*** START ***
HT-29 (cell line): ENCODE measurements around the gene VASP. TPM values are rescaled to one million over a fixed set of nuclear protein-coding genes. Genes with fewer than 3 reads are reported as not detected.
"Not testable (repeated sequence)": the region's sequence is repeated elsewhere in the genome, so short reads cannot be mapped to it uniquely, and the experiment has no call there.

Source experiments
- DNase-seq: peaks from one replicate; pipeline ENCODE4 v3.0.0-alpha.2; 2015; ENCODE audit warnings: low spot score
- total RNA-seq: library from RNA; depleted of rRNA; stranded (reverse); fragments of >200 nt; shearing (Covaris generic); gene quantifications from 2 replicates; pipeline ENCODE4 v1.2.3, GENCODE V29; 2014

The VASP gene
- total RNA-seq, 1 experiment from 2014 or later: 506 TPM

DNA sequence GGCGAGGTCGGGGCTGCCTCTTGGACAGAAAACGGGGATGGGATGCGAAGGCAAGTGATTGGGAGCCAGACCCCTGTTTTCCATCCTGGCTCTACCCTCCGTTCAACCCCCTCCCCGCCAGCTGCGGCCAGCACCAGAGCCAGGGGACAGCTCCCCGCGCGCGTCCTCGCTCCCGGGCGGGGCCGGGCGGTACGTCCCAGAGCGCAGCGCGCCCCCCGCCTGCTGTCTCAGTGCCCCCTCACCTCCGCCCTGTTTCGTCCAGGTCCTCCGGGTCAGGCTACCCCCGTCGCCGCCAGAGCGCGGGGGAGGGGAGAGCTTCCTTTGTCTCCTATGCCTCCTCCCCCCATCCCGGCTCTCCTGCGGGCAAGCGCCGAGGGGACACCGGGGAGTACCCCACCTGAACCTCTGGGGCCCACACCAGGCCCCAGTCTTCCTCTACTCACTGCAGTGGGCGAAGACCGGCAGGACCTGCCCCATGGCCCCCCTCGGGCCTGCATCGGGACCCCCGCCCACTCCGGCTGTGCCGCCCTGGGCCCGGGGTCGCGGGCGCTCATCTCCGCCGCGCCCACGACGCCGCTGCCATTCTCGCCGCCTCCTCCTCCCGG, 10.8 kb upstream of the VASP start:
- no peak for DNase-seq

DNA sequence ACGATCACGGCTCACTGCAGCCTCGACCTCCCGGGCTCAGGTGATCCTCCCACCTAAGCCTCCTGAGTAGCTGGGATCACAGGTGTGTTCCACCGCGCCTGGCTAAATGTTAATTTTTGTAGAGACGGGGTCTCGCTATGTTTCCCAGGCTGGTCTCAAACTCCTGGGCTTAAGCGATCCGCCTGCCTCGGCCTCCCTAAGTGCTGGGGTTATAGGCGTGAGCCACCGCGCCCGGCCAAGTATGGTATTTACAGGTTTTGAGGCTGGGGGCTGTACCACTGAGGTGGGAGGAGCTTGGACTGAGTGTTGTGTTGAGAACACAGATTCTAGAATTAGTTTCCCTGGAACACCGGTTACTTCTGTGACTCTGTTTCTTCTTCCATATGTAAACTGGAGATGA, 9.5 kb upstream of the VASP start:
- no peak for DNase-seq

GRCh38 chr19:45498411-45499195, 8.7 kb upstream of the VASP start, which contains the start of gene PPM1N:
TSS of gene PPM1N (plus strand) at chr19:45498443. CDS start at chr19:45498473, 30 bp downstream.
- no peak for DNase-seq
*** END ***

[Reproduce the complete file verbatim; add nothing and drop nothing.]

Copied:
HT-29 (cell line): ENCODE measurements around the gene VASP. TPM values are rescaled to one million over a fixed set of nuclear protein-coding genes. Genes with fewer than 3 reads are reported as not detected.
"Not testable (repeated sequence)": the region's sequence is repeated elsewhere in the genome, so short reads cannot be mapped to it uniquely, and the experiment has no call there.

Source experiments
- DNase-seq: peaks from one replicate; pipeline ENCODE4 v3.0.0-alpha.2; 2015; ENCODE audit warnings: low spot score
- total RNA-seq: library from RNA; depleted of rRNA; stranded (reverse); fragments of >200 nt; shearing (Covaris generic); gene quantifications from 2 replicates; pipeline ENCODE4 v1.2.3, GENCODE V29; 2014

The VASP gene
- total RNA-seq, 1 experiment from 2014 or later: 506 TPM

DNA sequence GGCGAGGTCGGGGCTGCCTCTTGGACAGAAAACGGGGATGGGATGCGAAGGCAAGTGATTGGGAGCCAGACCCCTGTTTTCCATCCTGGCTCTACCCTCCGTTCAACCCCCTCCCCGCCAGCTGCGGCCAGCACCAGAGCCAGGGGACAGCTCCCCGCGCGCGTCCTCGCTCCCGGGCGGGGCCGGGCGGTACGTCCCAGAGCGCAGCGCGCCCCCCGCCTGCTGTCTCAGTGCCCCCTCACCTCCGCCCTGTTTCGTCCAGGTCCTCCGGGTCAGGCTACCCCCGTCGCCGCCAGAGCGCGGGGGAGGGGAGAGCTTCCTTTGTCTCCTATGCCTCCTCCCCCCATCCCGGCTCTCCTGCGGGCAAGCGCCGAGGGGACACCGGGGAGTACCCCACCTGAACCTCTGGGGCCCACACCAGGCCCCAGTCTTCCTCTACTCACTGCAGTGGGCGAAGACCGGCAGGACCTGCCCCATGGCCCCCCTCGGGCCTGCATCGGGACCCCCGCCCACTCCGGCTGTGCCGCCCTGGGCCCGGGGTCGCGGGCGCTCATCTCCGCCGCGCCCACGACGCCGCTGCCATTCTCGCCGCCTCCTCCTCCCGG, 10.8 kb upstream of the VASP start:
- no peak for DNase-seq

DNA sequence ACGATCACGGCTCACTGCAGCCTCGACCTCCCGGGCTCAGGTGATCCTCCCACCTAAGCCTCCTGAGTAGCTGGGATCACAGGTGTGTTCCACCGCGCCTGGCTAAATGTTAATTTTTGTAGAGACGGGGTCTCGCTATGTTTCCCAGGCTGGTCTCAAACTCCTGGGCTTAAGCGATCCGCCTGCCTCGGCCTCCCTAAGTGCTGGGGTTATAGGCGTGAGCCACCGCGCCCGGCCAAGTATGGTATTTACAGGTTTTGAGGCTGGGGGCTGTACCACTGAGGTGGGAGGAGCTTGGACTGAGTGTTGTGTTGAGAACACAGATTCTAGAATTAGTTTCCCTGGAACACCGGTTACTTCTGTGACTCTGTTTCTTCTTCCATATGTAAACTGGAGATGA, 9.5 kb upstream of the VASP start:
- no peak for DNase-seq

GRCh38 chr19:45498411-45499195, 8.7 kb upstream of the VASP start, which contains the start of gene PPM1N:
TSS of gene PPM1N (plus strand) at chr19:45498443. CDS start at chr19:45498473, 30 bp downstream.
- no peak for DNase-seq